On an investigatory trip to Asia last month, Regional Manager Ryan Morgan stepped into the shoes of Bible smugglers, Con Dau refugees, and orphaned children rescued from Burma’s militant dictatorship.
Part One: China
I’m sitting on a sticky black leather couch in a small office space surrounded by boxes of Bibles. It is hot, hotter than I expected, and a few feet away three people I have yet to meet are snoring soundly in their bunk beds. After 19 hours of flying I’ve finally made it to my destination, and although the jet lag is doing its best to knock me unconscious, I can’t help but feel a tinge of excitement that I’m actually here. This is China, and those people sleeping soundly in the other room are Bible smugglers.
The next morning, my contacts and I pile into a crowded city bus that winds its way to an unassuming business district. The Bibles piled up at the office were just the tip of the iceberg, and here, in a dimly lit storage room I find myself staring at thousands upon thousands more, all waiting to be transported into the hands of believers across China. Every year ICC moves tens of thousands of Bibles into China, but the demand keeps growing.
The following day I become a smuggler myself, loading a suitcase full of Bibles that I pray will make it into the hands of one of my Chinese brothers and sisters who has never had one to call their own. I cannot help sweating a bit as I ignore the x-ray machine at the checkpoint and walk past a group of sullen-looking customs officials with a suitcase full of what they consider illegal contraband. The crowd is thick though, and they don’t seem to notice my “absent minded” mistake of skipping the x-ray check. I’ve made it through customs, and along with the flood of relief I’m suddenly hit with a startling realization: I live where people excitedly line up for the latest iPad while not giving a second thought to the Bible sitting on their bookshelf. And here I am, halfway around the world, being forced to quietly sneak the Book in that millions still cannot wait to get a hold of. It is a humbling realization.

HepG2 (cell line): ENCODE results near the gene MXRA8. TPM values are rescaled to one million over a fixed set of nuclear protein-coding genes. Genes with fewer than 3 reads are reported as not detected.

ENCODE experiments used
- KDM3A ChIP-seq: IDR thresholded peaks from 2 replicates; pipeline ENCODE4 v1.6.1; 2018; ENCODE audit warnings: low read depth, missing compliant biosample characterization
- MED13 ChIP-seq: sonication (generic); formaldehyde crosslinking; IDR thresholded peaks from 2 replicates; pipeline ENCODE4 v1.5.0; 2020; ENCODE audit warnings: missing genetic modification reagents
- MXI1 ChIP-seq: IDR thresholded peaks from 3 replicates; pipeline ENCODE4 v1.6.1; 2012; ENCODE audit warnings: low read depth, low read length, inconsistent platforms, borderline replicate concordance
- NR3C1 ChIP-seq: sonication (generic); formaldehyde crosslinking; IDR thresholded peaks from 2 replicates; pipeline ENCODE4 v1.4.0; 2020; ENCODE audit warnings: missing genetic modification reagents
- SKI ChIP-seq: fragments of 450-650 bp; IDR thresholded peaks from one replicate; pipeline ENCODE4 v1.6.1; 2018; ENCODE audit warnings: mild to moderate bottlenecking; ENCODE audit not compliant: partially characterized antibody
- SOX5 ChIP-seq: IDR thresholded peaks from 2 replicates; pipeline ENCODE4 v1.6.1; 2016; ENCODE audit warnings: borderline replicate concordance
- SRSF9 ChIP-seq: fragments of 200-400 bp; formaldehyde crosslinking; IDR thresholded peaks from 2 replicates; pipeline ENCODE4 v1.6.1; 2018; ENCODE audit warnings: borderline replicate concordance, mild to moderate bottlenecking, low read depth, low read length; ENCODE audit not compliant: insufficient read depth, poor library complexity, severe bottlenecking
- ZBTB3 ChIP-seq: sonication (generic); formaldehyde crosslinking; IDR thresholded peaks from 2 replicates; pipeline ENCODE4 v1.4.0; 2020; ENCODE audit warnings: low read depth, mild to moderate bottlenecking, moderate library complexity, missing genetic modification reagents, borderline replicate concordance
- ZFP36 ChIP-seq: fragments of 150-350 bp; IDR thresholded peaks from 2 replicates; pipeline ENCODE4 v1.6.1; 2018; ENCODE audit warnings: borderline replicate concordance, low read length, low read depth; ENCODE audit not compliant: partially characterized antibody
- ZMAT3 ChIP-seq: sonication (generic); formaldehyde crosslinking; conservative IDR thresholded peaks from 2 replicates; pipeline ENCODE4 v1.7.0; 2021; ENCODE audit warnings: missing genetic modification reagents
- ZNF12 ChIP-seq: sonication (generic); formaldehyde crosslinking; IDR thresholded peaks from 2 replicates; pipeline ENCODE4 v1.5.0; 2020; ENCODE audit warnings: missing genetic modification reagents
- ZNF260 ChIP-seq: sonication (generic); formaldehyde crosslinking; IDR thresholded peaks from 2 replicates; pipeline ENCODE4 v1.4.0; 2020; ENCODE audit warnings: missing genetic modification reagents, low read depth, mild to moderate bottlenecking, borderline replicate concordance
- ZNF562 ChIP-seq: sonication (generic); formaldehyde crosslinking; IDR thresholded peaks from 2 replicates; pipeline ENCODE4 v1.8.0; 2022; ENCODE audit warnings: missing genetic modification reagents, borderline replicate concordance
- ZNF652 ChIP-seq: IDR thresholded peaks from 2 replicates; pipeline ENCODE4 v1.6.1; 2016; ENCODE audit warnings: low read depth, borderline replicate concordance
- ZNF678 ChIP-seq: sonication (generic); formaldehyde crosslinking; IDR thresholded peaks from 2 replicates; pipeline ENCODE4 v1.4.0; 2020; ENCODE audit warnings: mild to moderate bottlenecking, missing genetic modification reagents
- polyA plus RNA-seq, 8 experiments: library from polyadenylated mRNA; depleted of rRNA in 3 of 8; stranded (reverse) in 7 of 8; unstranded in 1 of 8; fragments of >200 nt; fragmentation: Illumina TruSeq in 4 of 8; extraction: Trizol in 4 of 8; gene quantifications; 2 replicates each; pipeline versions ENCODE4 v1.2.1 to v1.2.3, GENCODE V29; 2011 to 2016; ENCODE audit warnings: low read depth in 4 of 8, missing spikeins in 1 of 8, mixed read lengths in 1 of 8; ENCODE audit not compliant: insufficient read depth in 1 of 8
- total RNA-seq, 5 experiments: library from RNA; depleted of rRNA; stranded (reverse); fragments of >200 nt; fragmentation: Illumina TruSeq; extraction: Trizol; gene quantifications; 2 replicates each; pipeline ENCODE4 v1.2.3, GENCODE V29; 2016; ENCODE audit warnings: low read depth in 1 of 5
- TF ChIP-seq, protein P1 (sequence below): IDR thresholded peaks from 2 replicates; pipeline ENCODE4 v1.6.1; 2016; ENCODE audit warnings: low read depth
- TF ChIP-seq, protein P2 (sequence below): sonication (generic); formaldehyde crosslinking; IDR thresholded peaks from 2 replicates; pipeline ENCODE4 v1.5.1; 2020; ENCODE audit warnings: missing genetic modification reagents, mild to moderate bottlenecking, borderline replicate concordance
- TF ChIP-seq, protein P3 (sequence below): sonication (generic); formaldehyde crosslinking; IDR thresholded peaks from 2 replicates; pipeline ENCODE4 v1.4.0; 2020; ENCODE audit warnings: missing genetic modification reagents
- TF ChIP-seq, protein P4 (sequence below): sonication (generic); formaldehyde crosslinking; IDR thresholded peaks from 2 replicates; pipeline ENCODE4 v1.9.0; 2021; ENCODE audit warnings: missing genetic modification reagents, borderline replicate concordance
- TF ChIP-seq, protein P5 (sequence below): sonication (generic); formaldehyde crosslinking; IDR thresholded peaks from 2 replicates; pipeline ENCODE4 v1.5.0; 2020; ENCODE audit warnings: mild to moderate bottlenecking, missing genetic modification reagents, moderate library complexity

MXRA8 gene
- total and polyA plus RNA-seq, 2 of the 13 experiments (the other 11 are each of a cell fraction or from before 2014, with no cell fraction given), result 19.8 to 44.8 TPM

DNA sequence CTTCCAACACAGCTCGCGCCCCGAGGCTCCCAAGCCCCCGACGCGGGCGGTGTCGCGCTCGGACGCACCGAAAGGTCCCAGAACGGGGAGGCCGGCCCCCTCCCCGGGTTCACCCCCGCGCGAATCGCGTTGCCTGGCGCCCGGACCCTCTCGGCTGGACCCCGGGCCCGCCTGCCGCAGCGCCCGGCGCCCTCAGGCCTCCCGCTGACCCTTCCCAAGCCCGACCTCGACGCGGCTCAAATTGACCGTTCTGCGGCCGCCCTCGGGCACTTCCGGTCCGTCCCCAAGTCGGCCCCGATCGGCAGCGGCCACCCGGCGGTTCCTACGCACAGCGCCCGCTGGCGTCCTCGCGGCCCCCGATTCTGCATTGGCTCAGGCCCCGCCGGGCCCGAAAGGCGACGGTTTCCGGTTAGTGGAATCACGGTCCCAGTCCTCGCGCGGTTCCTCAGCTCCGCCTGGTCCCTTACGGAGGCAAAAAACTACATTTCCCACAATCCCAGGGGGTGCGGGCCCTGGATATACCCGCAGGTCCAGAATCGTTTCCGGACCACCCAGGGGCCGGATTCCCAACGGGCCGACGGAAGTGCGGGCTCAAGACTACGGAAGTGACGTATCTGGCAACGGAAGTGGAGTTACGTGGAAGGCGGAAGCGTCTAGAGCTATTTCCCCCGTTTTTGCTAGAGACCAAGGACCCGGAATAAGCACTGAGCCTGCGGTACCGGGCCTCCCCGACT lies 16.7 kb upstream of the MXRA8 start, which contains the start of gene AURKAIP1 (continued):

Read the rest of Ryan’s journal May 1 in our free newsletter, available online and in print.